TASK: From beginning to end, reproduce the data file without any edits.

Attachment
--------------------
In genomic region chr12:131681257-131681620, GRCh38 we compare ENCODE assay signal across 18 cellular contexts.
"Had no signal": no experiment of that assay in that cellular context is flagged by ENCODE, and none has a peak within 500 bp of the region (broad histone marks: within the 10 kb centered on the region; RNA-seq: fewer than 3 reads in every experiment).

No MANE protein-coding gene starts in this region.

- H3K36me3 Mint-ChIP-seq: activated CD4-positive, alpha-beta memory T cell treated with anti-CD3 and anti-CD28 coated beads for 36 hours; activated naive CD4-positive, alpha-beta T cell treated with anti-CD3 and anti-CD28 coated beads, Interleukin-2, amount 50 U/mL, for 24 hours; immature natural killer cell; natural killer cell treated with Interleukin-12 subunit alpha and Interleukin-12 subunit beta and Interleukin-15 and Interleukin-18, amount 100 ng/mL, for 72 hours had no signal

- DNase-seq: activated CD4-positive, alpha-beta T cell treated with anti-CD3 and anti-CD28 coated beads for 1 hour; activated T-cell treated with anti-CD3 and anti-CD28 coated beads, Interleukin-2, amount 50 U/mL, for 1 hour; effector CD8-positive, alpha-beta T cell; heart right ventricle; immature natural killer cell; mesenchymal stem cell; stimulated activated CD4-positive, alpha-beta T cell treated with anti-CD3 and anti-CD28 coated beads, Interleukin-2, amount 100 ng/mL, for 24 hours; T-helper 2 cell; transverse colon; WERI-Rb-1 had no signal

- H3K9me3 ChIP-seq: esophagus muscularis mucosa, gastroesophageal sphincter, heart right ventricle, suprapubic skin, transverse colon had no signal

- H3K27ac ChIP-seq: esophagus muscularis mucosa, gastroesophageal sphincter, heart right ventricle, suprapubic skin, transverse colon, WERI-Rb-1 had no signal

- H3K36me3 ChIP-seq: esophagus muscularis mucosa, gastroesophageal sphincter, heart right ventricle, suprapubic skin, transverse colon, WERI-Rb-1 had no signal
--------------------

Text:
In genomic region chr12:131681257-131681620, GRCh38 we compare ENCODE assay signal across 18 cellular contexts.
"Had no signal": no experiment of that assay in that cellular context is flagged by ENCODE, and none has a peak within 500 bp of the region (broad histone marks: within the 10 kb centered on the region; RNA-seq: fewer than 3 reads in every experiment).

No MANE protein-coding gene starts in this region.

- H3K36me3 Mint-ChIP-seq: activated CD4-positive, alpha-beta memory T cell treated with anti-CD3 and anti-CD28 coated beads for 36 hours; activated naive CD4-positive, alpha-beta T cell treated with anti-CD3 and anti-CD28 coated beads, Interleukin-2, amount 50 U/mL, for 24 hours; immature natural killer cell; natural killer cell treated with Interleukin-12 subunit alpha and Interleukin-12 subunit beta and Interleukin-15 and Interleukin-18, amount 100 ng/mL, for 72 hours had no signal

- DNase-seq: activated CD4-positive, alpha-beta T cell treated with anti-CD3 and anti-CD28 coated beads for 1 hour; activated T-cell treated with anti-CD3 and anti-CD28 coated beads, Interleukin-2, amount 50 U/mL, for 1 hour; effector CD8-positive, alpha-beta T cell; heart right ventricle; immature natural killer cell; mesenchymal stem cell; stimulated activated CD4-positive, alpha-beta T cell treated with anti-CD3 and anti-CD28 coated beads, Interleukin-2, amount 100 ng/mL, for 24 hours; T-helper 2 cell; transverse colon; WERI-Rb-1 had no signal

- H3K9me3 ChIP-seq: esophagus muscularis mucosa, gastroesophageal sphincter, heart right ventricle, suprapubic skin, transverse colon had no signal

- H3K27ac ChIP-seq: esophagus muscularis mucosa, gastroesophageal sphincter, heart right ventricle, suprapubic skin, transverse colon, WERI-Rb-1 had no signal

- H3K36me3 ChIP-seq: esophagus muscularis mucosa, gastroesophageal sphincter, heart right ventricle, suprapubic skin, transverse colon, WERI-Rb-1 had no signal